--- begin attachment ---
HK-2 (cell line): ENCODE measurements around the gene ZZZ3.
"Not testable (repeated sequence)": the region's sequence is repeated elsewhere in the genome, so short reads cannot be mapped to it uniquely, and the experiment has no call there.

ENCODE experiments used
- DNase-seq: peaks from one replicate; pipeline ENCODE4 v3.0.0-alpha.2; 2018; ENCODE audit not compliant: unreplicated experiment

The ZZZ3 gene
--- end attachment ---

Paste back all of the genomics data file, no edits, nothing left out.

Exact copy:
HK-2 (cell line): ENCODE measurements around the gene ZZZ3.
"Not testable (repeated sequence)": the region's sequence is repeated elsewhere in the genome, so short reads cannot be mapped to it uniquely, and the experiment has no call there.

ENCODE experiments used
- DNase-seq: peaks from one replicate; pipeline ENCODE4 v3.0.0-alpha.2; 2018; ENCODE audit not compliant: unreplicated experiment

The ZZZ3 gene